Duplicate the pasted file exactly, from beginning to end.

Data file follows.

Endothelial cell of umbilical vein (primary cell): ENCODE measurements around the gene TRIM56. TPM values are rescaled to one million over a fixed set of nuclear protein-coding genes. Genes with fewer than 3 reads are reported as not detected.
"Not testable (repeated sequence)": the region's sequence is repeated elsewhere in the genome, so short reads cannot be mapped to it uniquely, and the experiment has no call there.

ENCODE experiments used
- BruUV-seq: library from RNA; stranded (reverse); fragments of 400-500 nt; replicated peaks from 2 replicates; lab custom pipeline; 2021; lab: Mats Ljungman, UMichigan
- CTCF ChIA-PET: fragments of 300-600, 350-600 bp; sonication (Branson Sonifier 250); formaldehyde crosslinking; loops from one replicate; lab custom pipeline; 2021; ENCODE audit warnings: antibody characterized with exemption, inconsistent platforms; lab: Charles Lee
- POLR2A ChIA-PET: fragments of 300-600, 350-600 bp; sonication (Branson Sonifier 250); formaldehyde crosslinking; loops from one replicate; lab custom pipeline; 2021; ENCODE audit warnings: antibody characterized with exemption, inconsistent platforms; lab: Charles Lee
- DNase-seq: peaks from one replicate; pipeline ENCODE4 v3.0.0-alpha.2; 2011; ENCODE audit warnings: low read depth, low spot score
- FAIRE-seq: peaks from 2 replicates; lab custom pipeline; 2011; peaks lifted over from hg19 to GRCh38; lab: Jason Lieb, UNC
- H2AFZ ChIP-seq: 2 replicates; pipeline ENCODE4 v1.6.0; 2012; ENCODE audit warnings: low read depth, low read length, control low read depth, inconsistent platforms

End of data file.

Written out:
Endothelial cell of umbilical vein (primary cell): ENCODE measurements around the gene TRIM56. TPM values are rescaled to one million over a fixed set of nuclear protein-coding genes. Genes with fewer than 3 reads are reported as not detected.
"Not testable (repeated sequence)": the region's sequence is repeated elsewhere in the genome, so short reads cannot be mapped to it uniquely, and the experiment has no call there.

ENCODE experiments used
- BruUV-seq: library from RNA; stranded (reverse); fragments of 400-500 nt; replicated peaks from 2 replicates; lab custom pipeline; 2021; lab: Mats Ljungman, UMichigan
- CTCF ChIA-PET: fragments of 300-600, 350-600 bp; sonication (Branson Sonifier 250); formaldehyde crosslinking; loops from one replicate; lab custom pipeline; 2021; ENCODE audit warnings: antibody characterized with exemption, inconsistent platforms; lab: Charles Lee
- POLR2A ChIA-PET: fragments of 300-600, 350-600 bp; sonication (Branson Sonifier 250); formaldehyde crosslinking; loops from one replicate; lab custom pipeline; 2021; ENCODE audit warnings: antibody characterized with exemption, inconsistent platforms; lab: Charles Lee
- DNase-seq: peaks from one replicate; pipeline ENCODE4 v3.0.0-alpha.2; 2011; ENCODE audit warnings: low read depth, low spot score
- FAIRE-seq: peaks from 2 replicates; lab custom pipeline; 2011; peaks lifted over from hg19 to GRCh38; lab: Jason Lieb, UNC
- H2AFZ ChIP-seq: 2 replicates; pipeline ENCODE4 v1.6.0; 2012; ENCODE audit warnings: low read depth, low read length, control low read depth, inconsistent platforms